This is the second time that I’ve written about an artist’s relationship to David Lynch this year. The first was a show at the Michael Hirschfeld Gallery, which included artist Terry Urbahn’s piece Twin Peaks (revisited). This work paid homage to David Lynch’s twisted sense of humour and his pastiche of sincerity and hokey mysticism. Similarly, artist Sriwhana Spong references Lynch’s sense of mystery, his acceptance of the unknown, and his rejection of conventional plot in her work Twin Oak Drive – which is now on show downstairs at the City Gallery.
In this video piece the camera drifts, seemingly without purpose, around a darkened back yard. Occasionally, the camera will fall upon assemblages of objects, collected and arranged in careful patterns on the ground. These are the most prosaic and familiar of objects. Bones, flowers, coke bottles, bananas, and a cut pineapple, are all systematically sorted and laid out in symmetrical, flowering shapes. In their patterning they made me think back to the amazing installation of Yuk King Tan’s at the City Gallery a couple of months ago. In this case, the camera chances upon them, as if by accident, and they are eerily illuminated from an outside light source.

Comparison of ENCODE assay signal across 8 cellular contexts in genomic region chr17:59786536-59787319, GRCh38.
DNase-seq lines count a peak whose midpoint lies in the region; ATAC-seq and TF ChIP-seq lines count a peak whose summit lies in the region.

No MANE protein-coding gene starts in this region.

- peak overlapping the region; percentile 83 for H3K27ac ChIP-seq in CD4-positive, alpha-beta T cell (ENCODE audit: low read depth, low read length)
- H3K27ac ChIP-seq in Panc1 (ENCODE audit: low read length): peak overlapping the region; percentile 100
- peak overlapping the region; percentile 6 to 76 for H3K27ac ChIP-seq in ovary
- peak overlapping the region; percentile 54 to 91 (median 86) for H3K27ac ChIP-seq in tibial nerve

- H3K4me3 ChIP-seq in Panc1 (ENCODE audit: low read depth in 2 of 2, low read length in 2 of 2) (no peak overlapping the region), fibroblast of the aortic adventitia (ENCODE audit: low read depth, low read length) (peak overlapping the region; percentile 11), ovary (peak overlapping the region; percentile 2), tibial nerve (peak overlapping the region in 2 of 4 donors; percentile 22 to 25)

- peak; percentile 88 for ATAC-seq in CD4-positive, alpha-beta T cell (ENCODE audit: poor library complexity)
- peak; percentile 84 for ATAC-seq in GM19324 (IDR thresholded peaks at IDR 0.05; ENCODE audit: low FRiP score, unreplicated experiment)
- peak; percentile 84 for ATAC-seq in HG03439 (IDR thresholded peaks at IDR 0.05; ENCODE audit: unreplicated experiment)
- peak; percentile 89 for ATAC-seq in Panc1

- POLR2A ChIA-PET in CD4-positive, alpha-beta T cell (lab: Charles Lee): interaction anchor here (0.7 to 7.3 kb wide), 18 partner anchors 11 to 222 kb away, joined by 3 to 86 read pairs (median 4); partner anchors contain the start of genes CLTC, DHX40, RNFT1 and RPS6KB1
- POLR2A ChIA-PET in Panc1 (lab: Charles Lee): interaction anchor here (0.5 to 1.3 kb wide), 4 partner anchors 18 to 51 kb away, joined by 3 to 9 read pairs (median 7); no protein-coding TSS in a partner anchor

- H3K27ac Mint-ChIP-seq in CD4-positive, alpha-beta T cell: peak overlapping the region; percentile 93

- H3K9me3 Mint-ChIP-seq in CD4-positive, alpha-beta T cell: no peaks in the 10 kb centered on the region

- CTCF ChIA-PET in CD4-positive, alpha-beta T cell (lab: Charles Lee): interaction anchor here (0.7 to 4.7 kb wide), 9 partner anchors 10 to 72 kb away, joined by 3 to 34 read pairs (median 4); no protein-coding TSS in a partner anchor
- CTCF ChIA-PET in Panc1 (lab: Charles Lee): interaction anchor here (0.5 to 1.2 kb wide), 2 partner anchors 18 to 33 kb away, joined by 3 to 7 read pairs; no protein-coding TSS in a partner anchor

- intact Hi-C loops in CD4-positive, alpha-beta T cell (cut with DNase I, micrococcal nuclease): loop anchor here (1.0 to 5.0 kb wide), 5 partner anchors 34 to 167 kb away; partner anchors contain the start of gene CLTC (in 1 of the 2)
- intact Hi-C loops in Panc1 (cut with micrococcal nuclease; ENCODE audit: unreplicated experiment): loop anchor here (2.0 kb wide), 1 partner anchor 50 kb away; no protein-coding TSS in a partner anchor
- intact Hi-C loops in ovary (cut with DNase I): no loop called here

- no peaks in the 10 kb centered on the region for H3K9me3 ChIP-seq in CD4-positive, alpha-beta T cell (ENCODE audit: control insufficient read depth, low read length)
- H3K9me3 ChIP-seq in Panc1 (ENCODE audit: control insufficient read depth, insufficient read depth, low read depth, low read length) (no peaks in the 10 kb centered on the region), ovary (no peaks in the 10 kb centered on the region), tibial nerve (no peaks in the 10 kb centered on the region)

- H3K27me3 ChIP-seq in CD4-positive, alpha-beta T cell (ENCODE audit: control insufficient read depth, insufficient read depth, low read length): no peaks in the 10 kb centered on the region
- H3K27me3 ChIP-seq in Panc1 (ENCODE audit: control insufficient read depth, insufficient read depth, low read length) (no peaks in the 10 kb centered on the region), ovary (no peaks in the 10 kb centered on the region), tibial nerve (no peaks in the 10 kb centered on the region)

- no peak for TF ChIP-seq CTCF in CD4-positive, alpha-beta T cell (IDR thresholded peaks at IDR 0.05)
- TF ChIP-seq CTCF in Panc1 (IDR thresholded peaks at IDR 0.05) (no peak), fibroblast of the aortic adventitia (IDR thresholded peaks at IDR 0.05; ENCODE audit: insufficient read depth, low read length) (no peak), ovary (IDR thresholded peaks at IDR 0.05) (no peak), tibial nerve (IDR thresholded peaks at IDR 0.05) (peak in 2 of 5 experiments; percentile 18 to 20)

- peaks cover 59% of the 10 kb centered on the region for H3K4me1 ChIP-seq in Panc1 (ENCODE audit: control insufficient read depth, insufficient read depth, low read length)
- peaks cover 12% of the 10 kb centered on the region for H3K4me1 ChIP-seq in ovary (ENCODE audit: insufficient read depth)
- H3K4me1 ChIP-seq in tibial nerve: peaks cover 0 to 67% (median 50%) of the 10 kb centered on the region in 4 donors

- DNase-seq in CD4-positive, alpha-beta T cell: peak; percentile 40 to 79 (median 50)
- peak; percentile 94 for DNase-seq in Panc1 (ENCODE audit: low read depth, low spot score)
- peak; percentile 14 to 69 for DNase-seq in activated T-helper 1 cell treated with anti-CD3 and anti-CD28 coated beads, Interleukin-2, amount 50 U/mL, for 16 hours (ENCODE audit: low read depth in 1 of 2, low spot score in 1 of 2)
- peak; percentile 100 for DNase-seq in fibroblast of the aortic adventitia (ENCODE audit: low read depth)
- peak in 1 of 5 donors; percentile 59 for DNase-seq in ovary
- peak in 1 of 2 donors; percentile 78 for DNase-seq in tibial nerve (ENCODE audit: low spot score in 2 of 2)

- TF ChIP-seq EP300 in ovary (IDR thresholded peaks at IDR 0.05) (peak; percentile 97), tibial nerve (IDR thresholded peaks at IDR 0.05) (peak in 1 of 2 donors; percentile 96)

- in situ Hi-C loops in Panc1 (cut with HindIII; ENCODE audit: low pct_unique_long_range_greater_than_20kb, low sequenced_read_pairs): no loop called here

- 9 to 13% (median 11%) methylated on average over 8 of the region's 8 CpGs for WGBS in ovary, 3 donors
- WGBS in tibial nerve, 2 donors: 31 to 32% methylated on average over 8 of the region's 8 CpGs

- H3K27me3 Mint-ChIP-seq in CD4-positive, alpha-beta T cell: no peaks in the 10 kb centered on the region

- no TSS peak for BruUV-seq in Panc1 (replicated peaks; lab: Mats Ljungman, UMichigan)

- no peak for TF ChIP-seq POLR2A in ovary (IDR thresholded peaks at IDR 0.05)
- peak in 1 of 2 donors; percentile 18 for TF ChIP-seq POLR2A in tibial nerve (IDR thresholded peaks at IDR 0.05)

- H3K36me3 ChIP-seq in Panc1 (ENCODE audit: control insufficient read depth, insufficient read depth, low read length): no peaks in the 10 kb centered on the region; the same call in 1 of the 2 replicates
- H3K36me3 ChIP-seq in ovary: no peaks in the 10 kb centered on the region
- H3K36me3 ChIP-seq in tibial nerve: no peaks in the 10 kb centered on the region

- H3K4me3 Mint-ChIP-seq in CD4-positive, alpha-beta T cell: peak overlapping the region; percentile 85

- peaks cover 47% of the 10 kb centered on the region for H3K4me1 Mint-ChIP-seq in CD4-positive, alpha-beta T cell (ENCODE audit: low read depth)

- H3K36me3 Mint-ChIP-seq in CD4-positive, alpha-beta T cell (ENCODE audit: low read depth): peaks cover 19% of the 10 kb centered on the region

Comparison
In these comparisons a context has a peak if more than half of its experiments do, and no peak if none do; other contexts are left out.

A ghostly soundtrack backs this whole scene, adding an air of foreboding and unease. There is the sense that we are watching part of an old horror movie. Indeed, Spong utilizes many of the techniques and traditions that characterize this genre. Dark, moody lighting, unsettling music, confusing boundaries, and unknown space, all work to disconcert the viewer. In this video, space is limitless as the dark stretches off into the distance. But it is at the same time also very intimate; as each collection of objects is highlighted our focus becomes very specific. Each assemblage is disconnected and dissociated from any other; it is its own little world. The work then is a continued struggle between what we know and what we don’t know, or can’t know, as we are only drip fed tiny snippets of information and given no wider context in which to place them.
The information that we are given, the small collections of objects, seem to be bestowed with far greater significance than their utilitarian nature would at first allow. They take on a spiritual nature; they are like small remembrances, selected and arranged with care. These objects reference the Balinese tradition of Banten, offering up objects to the gods in that hope of lives filled with happiness and health.
Spong’s Balinese heritage is something that the artist only began to explore later in life, and once described it as “a glimmer of something fed to me through shadows and whispers”. This work examines the two different cultures that make up the background of this artist, and their differing approaches to spirituality. For while these objects, fruit and bones, may appear to the Western eye as entirely mundane, they are extended outwards beyond their dayto- day existence, they take on a mystical quality and, when inserted into this Balinese religious practice, their significance is only heightened.